At 68, jeepney driver Bernardo Laurente, gaunt and with most of his teeth already gone, has seen as many summers as the jeepney.

Mr Laurente thinks that like the jeepney, his time may be up.

"I'm old. I'm already 68. I've been driving since I was 21. If they want the jeepney out now, there's nothing I can do, although I probably have three years left in me," he said.

He bristles over what he thinks is Mr Duterte's brusque, disregard for poor, hard-working drivers like himself.

In a ranting speech in October, the Philippines' populist leader put his foot down, and said he wanted jeepneys off the road by Jan 1. "If you can't modernise, leave. You're poor? Go ahead, suffer in poverty and hunger, I don't care," the President said.

Drivers will not be the only ones losing jobs.

Mr Eduardo Valenzona, 35, a "barker" - someone who ushers passengers onto jeepneys - said he would have to find another way to make about 300 pesos (S$7.70) a day. "If that's what Duterte wants, then there's nothing we can do. But it will really affect our lives," he said.


The Department of Transportation has ordered modern replacements for the jeepney, fitted with padded seats, side-opening doors, air-conditioning, and electric engines. Other proposed specifications include closed-circuit television cameras, a GPS navigation system, an automatic fare collection system, dash cameras and Wi-Fi.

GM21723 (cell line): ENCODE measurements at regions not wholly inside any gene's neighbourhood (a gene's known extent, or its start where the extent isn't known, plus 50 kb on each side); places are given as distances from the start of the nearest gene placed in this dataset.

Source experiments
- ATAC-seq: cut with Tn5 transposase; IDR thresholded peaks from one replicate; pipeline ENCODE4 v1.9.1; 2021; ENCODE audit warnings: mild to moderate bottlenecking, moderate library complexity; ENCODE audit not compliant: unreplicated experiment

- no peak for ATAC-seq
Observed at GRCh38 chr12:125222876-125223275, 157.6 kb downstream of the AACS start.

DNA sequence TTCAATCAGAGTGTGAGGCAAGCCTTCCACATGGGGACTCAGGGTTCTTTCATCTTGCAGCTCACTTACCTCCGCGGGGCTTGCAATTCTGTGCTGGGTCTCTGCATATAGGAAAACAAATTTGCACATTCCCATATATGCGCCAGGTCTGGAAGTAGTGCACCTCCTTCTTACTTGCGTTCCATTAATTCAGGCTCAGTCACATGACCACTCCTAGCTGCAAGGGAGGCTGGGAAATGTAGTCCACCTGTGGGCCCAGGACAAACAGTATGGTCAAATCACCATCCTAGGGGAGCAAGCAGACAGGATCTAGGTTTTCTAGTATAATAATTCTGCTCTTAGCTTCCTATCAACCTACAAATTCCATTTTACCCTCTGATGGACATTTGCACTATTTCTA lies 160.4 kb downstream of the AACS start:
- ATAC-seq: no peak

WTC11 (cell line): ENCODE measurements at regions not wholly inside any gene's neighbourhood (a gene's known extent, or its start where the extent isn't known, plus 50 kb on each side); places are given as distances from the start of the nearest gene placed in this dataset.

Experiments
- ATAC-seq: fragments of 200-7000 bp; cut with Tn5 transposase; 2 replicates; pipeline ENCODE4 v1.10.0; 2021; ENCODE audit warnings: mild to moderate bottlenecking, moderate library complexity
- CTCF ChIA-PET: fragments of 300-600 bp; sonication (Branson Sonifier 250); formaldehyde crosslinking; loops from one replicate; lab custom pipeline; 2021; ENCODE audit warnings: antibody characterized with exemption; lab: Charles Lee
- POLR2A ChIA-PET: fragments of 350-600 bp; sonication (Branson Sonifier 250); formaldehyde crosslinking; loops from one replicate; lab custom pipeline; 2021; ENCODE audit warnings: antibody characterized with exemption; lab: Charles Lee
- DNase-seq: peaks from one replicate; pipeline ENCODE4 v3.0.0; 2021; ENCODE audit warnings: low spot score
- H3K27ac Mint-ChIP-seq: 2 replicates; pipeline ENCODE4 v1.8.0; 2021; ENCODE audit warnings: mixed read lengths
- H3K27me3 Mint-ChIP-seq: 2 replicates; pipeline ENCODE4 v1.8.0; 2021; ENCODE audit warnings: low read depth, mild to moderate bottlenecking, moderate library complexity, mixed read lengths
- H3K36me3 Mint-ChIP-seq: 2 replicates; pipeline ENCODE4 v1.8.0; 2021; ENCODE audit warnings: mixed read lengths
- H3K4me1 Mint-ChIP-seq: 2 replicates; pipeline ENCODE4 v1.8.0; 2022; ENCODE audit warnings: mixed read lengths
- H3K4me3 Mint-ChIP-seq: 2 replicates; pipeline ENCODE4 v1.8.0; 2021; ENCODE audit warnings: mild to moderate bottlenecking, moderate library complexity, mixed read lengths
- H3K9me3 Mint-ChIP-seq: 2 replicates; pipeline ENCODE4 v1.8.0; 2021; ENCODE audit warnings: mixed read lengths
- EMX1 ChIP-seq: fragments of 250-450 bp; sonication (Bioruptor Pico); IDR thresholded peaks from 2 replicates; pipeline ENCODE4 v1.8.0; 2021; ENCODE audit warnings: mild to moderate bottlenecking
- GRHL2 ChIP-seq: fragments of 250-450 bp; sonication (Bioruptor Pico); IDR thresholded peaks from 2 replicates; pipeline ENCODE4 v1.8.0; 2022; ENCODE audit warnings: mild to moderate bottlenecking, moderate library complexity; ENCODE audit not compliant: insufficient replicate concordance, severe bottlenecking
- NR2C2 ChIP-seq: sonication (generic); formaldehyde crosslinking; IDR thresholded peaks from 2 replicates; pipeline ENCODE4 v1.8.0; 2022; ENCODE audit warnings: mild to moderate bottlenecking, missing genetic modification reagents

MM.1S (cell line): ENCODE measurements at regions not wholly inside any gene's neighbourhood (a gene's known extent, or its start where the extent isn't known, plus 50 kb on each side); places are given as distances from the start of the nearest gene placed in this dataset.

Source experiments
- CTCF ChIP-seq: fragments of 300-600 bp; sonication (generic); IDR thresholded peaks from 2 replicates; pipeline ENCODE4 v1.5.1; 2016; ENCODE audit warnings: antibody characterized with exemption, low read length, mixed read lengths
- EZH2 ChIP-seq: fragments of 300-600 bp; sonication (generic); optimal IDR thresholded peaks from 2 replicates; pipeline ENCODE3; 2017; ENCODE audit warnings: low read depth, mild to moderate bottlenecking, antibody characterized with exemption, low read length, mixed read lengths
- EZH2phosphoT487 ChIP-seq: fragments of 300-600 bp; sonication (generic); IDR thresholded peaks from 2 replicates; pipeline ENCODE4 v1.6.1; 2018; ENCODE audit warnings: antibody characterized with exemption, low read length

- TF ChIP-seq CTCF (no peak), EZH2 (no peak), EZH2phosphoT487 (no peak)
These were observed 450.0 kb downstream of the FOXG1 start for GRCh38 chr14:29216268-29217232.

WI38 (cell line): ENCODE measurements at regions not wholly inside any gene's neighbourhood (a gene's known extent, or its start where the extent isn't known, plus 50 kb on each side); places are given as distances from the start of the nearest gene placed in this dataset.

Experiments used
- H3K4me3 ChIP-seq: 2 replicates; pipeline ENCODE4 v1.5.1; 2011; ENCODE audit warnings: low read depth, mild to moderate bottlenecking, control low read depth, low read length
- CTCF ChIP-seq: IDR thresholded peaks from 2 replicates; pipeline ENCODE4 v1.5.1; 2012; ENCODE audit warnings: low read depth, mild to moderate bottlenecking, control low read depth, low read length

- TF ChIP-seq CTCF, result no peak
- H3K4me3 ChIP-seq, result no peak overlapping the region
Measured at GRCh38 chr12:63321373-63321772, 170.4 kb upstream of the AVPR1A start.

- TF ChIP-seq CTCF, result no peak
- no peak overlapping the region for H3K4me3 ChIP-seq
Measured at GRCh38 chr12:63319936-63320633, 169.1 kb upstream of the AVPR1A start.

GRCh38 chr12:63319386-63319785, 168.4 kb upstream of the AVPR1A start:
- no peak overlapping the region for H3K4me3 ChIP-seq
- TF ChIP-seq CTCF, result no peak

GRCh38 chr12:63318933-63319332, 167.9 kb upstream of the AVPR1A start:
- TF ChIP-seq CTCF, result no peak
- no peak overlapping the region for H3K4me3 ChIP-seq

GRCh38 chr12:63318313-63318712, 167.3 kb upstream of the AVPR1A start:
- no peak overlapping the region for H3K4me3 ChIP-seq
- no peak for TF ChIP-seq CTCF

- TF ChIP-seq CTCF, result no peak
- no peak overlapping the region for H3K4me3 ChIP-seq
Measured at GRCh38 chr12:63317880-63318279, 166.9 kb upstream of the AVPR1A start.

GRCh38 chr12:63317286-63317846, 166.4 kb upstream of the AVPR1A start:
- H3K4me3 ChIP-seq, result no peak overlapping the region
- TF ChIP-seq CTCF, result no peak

Recently, it offered financing plans for drivers and owners who are likely to lose their vehicles.

The government, under the Development Bank of the Philippines' Programme Assistance to Support Alternative Driving Approaches, promises to offer help amounting to 1.5 billion pesos to transport firms and co-operatives to buy new vehicles.

That covers the 5 per cent equity for vehicle purchase, 6 per cent interest rate, and seven-year repayment period. Individual jeepney operators will not be granted a franchise if they are not part of a co-operative or consortium.


Critics argue that the government financing will fall short of what drivers will need to buy new jeepneys. A jeepney costs about 800,000 pesos, but the prototype vehicles are expected to range from 1.2 million to 1.6 million pesos.

Since the first jeepney rolled out of Mr Leonardo Sarao's garage in 1955, the jeepney has changed little. Passengers still sit knee-to-knee, face-to-face, on long vinyl benches. There are no seat belts and air-conditioning. Colourful jeepneys on the